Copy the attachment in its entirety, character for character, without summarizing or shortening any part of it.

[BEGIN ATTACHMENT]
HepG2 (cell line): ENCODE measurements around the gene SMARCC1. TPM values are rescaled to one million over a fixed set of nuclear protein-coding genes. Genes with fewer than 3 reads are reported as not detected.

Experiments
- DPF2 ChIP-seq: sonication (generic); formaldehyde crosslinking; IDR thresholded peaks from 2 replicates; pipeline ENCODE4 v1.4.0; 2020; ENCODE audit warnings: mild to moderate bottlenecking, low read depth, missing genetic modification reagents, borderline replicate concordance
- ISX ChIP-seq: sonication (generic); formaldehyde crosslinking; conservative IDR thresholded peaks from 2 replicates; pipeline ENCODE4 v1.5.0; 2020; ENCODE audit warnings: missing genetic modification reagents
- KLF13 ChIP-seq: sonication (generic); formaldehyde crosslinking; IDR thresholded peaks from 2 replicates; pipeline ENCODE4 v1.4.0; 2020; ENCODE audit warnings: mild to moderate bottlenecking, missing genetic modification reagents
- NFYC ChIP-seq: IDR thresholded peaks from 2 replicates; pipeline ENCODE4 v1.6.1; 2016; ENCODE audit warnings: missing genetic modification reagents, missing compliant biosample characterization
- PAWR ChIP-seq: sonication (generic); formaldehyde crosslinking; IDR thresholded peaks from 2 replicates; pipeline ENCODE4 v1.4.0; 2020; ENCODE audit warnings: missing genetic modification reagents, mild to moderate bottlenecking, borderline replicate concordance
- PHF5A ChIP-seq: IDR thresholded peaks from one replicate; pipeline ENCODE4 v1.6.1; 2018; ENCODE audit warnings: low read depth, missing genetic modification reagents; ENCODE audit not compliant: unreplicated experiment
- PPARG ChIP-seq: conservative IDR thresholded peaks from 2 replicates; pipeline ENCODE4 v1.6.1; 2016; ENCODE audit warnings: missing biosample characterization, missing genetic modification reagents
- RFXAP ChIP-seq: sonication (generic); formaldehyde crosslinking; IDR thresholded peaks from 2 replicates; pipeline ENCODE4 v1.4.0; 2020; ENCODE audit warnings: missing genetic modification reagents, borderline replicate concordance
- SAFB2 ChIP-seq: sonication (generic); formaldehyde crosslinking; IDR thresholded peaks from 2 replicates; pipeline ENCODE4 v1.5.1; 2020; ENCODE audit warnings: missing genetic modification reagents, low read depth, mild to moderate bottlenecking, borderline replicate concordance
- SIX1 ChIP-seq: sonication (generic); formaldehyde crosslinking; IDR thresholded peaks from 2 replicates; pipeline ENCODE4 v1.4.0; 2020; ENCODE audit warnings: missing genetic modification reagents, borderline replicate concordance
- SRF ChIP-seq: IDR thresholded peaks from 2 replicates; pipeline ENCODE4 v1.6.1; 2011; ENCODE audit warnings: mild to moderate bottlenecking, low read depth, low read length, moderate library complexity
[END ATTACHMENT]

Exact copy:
HepG2 (cell line): ENCODE measurements around the gene SMARCC1. TPM values are rescaled to one million over a fixed set of nuclear protein-coding genes. Genes with fewer than 3 reads are reported as not detected.

Experiments
- DPF2 ChIP-seq: sonication (generic); formaldehyde crosslinking; IDR thresholded peaks from 2 replicates; pipeline ENCODE4 v1.4.0; 2020; ENCODE audit warnings: mild to moderate bottlenecking, low read depth, missing genetic modification reagents, borderline replicate concordance
- ISX ChIP-seq: sonication (generic); formaldehyde crosslinking; conservative IDR thresholded peaks from 2 replicates; pipeline ENCODE4 v1.5.0; 2020; ENCODE audit warnings: missing genetic modification reagents
- KLF13 ChIP-seq: sonication (generic); formaldehyde crosslinking; IDR thresholded peaks from 2 replicates; pipeline ENCODE4 v1.4.0; 2020; ENCODE audit warnings: mild to moderate bottlenecking, missing genetic modification reagents
- NFYC ChIP-seq: IDR thresholded peaks from 2 replicates; pipeline ENCODE4 v1.6.1; 2016; ENCODE audit warnings: missing genetic modification reagents, missing compliant biosample characterization
- PAWR ChIP-seq: sonication (generic); formaldehyde crosslinking; IDR thresholded peaks from 2 replicates; pipeline ENCODE4 v1.4.0; 2020; ENCODE audit warnings: missing genetic modification reagents, mild to moderate bottlenecking, borderline replicate concordance
- PHF5A ChIP-seq: IDR thresholded peaks from one replicate; pipeline ENCODE4 v1.6.1; 2018; ENCODE audit warnings: low read depth, missing genetic modification reagents; ENCODE audit not compliant: unreplicated experiment
- PPARG ChIP-seq: conservative IDR thresholded peaks from 2 replicates; pipeline ENCODE4 v1.6.1; 2016; ENCODE audit warnings: missing biosample characterization, missing genetic modification reagents
- RFXAP ChIP-seq: sonication (generic); formaldehyde crosslinking; IDR thresholded peaks from 2 replicates; pipeline ENCODE4 v1.4.0; 2020; ENCODE audit warnings: missing genetic modification reagents, borderline replicate concordance
- SAFB2 ChIP-seq: sonication (generic); formaldehyde crosslinking; IDR thresholded peaks from 2 replicates; pipeline ENCODE4 v1.5.1; 2020; ENCODE audit warnings: missing genetic modification reagents, low read depth, mild to moderate bottlenecking, borderline replicate concordance
- SIX1 ChIP-seq: sonication (generic); formaldehyde crosslinking; IDR thresholded peaks from 2 replicates; pipeline ENCODE4 v1.4.0; 2020; ENCODE audit warnings: missing genetic modification reagents, borderline replicate concordance
- SRF ChIP-seq: IDR thresholded peaks from 2 replicates; pipeline ENCODE4 v1.6.1; 2011; ENCODE audit warnings: mild to moderate bottlenecking, low read depth, low read length, moderate library complexity